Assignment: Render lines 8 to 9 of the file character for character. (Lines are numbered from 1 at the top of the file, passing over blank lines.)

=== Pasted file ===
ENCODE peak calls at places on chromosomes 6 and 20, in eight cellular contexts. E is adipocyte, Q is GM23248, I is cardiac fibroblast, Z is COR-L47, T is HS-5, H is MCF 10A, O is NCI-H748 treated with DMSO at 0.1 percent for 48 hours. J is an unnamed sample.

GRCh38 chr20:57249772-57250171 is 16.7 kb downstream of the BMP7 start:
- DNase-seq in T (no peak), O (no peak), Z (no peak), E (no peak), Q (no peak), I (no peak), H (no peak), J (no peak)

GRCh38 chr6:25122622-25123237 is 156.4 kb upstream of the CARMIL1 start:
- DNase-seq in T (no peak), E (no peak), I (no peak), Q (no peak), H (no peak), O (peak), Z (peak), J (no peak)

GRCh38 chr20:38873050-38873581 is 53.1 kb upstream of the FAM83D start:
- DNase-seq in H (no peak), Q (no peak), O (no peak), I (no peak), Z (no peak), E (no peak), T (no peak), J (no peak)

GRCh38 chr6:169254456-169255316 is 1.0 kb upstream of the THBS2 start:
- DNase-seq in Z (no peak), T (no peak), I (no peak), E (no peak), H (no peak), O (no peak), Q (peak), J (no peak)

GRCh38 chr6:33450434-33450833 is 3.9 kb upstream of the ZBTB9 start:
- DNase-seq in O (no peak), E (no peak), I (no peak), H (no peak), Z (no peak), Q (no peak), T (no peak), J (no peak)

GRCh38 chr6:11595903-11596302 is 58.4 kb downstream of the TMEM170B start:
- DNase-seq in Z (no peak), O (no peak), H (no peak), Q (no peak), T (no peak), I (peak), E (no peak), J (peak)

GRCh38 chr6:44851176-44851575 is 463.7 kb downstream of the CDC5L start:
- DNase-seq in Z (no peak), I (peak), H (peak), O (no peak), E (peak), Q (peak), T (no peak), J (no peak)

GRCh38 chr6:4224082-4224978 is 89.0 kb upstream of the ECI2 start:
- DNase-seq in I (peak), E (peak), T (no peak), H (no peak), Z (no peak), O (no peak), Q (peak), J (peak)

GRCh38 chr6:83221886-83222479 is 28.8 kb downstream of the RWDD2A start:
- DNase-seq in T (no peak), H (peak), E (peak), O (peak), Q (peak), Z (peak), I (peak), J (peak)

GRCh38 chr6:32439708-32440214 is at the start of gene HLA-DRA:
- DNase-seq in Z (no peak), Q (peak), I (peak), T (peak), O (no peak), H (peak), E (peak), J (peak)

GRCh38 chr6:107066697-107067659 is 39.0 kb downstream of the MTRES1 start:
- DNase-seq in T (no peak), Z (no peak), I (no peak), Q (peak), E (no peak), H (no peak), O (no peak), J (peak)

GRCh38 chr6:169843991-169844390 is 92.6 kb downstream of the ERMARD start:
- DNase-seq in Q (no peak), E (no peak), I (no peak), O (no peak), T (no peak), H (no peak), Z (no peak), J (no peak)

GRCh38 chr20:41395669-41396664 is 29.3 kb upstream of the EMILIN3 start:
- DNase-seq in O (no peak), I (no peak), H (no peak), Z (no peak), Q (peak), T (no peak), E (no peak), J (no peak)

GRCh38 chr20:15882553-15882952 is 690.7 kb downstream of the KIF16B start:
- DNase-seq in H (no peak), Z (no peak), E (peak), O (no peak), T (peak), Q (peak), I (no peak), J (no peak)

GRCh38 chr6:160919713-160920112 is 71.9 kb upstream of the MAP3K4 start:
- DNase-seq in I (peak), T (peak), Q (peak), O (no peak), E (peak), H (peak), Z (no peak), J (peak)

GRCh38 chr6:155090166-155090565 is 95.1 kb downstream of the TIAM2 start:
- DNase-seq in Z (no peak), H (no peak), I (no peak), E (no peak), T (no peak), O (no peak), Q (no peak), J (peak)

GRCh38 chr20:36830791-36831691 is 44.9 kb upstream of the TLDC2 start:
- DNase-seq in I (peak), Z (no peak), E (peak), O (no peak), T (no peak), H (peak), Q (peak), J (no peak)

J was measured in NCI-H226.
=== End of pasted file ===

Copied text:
GRCh38 chr6:169254456-169255316 is 1.0 kb upstream of the THBS2 start:
- DNase-seq in Z (no peak), T (no peak), I (no peak), E (no peak), H (no peak), O (no peak), Q (peak), J (no peak)